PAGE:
Mountain Equipment Co-Op had what you might call an ethical dilemma.
The national retailer of outdoor recreation products, a 34-year-old organization that prides itself on being eco-friendly and embracing sustainability, was going through half a million plastic bags a year across its 10-store chain.
Like most plastic bags, the ones from MEC were largely ending up in landfills, often blowing away or at risk of being fatally ingested by birds and marine animals. Those that get buried can take up to 1,000 years to break down.
Late last year MEC decided to do something about it. The retailer struck a deal with BioBag Canada Inc., the Canadian partner for Norway’s Polar Gruppen AS, and committed to replacing all disposable shopping bags at its stores (with the exception of Halifax) with “natural” plastic bags made from non-genetically modified corn.
The new bags, which the company says cost “several times” more than regular plastic bags, are produced with less energy and will break down in a landfill — or home composter — within four to 12 weeks.
“We determined that the ecological advantages of the BioBags — compostability and biodegradability — outweighed the higher costs,” says Tim Southam, spokesperson for MEC. “Leadership on that front requires considerations beyond financial ones.”
Plastic bags are basically polymers derived from crude oil and natural gas. They began to emerge in the 1960s as sandwich and trash bags, but are now one of the most ubiquitous items on the planet. Each year, several trillion plastic bags are churned out of factories — again, most ending their life in a landfill.
So-called biopolymers or “natural plastics” have been around since the days of Henry Ford, who initially used soybeans to make car parts, but the low cost of oil has made it difficult for the alternative to gain a foothold in the marketplace.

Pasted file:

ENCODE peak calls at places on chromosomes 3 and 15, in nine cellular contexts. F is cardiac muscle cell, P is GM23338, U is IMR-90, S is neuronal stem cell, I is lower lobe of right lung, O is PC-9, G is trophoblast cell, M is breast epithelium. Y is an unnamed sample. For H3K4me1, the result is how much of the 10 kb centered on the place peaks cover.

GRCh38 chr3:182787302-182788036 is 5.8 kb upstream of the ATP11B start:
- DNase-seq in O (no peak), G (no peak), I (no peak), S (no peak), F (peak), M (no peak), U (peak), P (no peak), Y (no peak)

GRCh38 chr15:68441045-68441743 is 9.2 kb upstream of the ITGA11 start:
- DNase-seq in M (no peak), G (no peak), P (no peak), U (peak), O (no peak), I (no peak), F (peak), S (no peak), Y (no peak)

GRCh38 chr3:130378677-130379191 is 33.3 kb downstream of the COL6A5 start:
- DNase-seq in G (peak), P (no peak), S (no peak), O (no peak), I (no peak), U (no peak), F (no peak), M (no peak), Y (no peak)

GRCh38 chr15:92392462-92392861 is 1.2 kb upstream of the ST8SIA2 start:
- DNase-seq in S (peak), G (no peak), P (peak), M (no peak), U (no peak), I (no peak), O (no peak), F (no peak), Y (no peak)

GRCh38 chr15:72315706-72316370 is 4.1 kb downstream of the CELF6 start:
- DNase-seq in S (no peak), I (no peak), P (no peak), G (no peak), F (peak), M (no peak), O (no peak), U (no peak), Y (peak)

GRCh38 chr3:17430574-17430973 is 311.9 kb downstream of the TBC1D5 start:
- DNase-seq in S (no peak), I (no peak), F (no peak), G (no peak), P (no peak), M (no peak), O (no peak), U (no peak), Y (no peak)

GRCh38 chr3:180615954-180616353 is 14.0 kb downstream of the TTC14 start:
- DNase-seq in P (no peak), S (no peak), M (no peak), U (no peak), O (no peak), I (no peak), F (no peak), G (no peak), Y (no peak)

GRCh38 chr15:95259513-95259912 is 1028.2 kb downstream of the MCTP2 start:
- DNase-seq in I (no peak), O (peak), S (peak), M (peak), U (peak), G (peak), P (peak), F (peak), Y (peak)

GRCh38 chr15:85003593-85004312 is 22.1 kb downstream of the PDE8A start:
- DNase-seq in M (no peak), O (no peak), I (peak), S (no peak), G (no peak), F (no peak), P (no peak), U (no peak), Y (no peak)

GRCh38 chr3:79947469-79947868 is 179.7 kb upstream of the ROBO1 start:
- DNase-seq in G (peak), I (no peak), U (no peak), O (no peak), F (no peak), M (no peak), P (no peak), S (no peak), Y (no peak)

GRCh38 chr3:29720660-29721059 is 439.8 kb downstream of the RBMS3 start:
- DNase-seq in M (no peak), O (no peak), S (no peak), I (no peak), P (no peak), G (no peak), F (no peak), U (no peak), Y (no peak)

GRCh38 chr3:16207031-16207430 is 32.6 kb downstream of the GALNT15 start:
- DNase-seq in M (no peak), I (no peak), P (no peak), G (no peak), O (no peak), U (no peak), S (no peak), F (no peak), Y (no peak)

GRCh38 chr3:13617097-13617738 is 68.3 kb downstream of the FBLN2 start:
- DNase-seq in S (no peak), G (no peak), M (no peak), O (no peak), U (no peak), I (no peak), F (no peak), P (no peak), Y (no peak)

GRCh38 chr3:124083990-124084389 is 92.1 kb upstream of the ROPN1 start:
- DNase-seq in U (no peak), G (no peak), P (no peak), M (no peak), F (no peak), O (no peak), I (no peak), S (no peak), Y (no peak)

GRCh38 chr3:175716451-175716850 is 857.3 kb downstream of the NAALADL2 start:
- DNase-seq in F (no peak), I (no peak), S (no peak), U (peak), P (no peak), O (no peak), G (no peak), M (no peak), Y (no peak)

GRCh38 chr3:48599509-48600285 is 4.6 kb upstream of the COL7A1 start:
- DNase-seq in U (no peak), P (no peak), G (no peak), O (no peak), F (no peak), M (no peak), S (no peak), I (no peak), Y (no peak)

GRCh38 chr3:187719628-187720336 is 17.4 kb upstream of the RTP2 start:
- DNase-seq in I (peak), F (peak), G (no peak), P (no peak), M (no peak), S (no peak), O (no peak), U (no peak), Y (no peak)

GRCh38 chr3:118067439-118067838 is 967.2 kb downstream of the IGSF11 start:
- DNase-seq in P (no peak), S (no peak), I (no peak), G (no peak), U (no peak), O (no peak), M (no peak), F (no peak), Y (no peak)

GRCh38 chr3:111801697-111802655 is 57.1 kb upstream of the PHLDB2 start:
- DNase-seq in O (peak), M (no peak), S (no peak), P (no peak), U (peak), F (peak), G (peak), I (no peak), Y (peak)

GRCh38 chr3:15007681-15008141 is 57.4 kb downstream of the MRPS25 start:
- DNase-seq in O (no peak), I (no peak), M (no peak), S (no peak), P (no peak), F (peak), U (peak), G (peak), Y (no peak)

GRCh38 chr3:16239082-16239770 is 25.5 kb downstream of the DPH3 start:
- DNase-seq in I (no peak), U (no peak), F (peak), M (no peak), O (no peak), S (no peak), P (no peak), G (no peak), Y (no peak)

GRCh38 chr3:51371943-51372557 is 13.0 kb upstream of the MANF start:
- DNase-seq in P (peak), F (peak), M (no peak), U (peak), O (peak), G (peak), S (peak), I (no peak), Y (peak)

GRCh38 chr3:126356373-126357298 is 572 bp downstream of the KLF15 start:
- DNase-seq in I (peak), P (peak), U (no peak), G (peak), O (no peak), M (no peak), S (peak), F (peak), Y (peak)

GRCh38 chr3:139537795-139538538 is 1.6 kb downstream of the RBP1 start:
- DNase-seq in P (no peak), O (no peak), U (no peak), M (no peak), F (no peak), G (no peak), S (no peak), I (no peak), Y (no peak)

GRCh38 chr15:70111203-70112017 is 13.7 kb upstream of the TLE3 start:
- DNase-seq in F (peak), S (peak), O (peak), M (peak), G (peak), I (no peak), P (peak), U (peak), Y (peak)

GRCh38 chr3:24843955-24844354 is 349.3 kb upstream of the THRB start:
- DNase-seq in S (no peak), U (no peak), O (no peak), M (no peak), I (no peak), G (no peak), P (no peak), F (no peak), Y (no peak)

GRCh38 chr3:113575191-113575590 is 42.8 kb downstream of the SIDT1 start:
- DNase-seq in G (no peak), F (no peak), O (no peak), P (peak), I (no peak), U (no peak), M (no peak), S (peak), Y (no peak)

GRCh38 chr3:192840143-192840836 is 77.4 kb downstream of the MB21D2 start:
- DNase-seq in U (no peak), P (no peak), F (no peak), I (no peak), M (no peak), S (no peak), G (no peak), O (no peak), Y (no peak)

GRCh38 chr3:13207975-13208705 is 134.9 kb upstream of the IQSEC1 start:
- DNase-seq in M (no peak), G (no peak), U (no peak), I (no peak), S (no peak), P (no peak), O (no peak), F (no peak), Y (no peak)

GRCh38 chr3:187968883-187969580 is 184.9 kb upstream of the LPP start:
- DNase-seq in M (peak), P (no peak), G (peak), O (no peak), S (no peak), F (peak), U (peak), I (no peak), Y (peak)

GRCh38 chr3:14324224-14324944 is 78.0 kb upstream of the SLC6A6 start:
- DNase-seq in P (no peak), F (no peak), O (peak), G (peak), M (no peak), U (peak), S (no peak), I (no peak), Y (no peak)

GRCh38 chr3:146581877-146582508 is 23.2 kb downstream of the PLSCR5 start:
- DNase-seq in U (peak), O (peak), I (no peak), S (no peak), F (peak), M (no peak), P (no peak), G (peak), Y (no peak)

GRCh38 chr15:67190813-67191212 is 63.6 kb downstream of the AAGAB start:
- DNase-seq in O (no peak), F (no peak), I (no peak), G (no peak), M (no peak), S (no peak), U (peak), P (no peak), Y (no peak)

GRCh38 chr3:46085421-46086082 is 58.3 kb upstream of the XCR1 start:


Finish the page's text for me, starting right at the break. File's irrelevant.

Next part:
Enter the age of $70 (U.S.) crude oil. The high cost of that gooey black stuff, combined with improved manufacturing processes and R&D breakthroughs, has led to the realization that agricultural commodities are poised to be an important feedstock for the future of plastics-based industries.
Suddenly, a corny idea is being taken seriously. Within a few years, the premium MEC and others are paying for their biodegradable shopping bags could be erased for good.
“The same carbon, hydrogen and oxygen atoms in oil are in plants,” says Maurice Bitran, director of research and innovation with Ontario’s Ministry of Agriculture.
“Oil is just plants that were under the ground for millions of years. The idea is you can save those millions of years and go directly to the plants,” adds Bitran. “Given that the cost of energy and the environmental imperatives are increasing, the research that has been done is starting to pay some dividends.”
Sensing an opportunity in the market, agricultural processing giant Archer Daniels Midland Co. formed an alliance in 2004 with Cambridge, Mass.-based biotech firm Metabolix Inc., which uses microbes as part of a proprietary fermentation process that converts corn sugar into a broad range of plastics — everything from plastic films and coatings to utensils and other moulded products.
In March, Archer Daniels announced that it would build a commercial plant in Clinton, Iowa, that would produce 45,000 tonnes of natural plastics annually, using Metabolix’s technology and a neighbouring corn mill to supply the starch feedstock. (Cf. news of Febr. 15, 2006.)
“This plant will make the resin materials that will be used to make the actual finished product,” says Jim Woll, a manager at Archer Daniels who is overseeing the new plant.
Once up and running in 2008, the plant will be the first in the United States to commercially offer a broad family of natural plastics that are durable and can break down easily in compost piles and marine environments.